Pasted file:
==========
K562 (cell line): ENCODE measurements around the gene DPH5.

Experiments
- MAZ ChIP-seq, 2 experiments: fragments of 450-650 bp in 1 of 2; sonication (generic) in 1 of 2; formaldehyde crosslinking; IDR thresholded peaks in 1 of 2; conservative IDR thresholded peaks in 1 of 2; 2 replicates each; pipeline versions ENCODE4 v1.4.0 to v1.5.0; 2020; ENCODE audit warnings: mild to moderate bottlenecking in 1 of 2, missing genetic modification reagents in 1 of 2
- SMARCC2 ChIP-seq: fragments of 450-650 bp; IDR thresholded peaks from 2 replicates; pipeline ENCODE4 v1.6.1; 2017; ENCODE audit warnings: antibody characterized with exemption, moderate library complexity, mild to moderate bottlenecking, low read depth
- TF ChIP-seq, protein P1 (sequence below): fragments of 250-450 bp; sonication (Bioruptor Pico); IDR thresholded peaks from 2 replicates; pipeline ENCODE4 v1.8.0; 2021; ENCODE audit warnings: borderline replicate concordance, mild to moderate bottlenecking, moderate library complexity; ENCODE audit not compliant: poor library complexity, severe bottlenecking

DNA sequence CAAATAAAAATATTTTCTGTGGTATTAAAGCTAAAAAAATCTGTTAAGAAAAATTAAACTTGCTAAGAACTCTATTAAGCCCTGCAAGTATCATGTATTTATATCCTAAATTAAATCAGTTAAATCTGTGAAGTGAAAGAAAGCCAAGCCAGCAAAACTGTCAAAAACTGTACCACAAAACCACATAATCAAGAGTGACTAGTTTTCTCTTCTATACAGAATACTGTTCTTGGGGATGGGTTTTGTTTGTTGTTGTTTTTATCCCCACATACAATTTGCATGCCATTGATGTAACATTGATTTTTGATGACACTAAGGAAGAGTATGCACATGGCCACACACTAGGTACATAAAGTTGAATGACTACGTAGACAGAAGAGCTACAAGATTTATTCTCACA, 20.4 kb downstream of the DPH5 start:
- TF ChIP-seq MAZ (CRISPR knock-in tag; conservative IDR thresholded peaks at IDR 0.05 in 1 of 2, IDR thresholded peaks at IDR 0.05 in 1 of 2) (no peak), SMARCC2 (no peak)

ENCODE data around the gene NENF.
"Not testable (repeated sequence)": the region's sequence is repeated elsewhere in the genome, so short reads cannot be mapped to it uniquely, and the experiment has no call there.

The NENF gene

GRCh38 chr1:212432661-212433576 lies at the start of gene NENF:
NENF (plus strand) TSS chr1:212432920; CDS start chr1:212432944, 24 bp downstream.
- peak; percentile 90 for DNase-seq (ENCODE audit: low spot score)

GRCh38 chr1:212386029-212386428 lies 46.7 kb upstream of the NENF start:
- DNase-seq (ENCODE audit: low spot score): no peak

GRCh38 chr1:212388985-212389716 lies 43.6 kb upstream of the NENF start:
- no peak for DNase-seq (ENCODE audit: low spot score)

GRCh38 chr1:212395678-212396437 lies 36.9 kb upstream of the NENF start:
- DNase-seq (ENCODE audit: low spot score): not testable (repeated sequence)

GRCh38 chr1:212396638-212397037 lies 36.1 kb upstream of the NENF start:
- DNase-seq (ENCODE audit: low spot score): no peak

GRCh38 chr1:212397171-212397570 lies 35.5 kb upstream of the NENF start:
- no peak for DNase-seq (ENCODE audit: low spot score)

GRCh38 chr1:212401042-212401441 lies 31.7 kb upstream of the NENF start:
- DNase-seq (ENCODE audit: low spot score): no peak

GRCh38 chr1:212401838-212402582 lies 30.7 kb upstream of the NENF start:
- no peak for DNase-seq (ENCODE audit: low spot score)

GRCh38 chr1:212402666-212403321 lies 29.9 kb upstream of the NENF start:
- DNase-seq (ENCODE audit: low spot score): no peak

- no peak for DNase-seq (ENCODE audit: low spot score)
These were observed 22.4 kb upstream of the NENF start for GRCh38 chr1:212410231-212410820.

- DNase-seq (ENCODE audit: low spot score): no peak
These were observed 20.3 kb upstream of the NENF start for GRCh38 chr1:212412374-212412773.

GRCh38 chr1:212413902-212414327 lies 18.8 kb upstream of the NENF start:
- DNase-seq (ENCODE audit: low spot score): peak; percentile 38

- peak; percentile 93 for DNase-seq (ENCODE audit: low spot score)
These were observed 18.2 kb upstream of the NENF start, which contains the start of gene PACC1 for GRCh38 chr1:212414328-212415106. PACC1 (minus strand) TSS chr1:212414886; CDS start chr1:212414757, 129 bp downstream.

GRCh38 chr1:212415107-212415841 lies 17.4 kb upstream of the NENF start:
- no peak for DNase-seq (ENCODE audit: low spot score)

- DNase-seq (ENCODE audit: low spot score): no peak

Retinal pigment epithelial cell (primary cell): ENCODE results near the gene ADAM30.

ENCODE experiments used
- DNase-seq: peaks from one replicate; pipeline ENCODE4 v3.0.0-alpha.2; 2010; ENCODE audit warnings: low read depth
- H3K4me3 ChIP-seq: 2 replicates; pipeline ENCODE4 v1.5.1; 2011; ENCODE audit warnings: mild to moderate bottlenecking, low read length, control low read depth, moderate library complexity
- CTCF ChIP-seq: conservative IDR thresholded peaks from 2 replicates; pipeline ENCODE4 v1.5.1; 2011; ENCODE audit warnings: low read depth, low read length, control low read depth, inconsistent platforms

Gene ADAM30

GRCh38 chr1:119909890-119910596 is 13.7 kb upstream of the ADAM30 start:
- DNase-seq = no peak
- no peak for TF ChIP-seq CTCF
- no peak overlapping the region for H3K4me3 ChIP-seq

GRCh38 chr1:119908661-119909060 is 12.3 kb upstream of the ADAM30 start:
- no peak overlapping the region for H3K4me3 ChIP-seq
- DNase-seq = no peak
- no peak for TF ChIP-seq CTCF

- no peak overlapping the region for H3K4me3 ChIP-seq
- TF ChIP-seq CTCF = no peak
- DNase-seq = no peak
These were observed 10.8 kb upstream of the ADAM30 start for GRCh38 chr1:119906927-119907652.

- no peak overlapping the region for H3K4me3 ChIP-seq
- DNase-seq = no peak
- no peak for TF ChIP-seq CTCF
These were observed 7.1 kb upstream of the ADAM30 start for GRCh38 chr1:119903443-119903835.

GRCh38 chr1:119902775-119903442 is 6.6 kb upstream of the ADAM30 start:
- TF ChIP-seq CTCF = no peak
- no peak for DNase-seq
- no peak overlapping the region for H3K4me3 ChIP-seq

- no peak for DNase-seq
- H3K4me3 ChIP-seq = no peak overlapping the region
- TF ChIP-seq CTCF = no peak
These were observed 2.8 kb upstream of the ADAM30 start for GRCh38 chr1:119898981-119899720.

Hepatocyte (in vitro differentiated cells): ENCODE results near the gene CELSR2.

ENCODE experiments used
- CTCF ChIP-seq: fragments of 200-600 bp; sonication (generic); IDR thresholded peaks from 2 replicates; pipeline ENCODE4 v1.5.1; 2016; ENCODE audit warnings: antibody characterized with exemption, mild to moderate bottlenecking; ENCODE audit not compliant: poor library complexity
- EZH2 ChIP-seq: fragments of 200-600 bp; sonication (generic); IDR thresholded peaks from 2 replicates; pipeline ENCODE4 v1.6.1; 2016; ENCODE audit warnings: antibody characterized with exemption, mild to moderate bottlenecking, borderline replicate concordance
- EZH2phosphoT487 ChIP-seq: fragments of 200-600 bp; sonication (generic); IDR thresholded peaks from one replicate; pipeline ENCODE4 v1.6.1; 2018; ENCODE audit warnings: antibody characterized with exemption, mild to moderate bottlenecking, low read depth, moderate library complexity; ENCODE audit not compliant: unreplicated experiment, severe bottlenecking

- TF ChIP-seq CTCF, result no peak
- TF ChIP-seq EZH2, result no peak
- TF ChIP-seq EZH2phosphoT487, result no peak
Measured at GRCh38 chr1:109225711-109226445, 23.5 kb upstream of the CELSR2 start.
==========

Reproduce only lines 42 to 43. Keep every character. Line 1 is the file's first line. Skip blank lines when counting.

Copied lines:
ENCODE experiments used
- DNase-seq: peaks from one replicate; pipeline ENCODE4 v3.0.0-alpha.2; 2010; ENCODE audit warnings: low read depth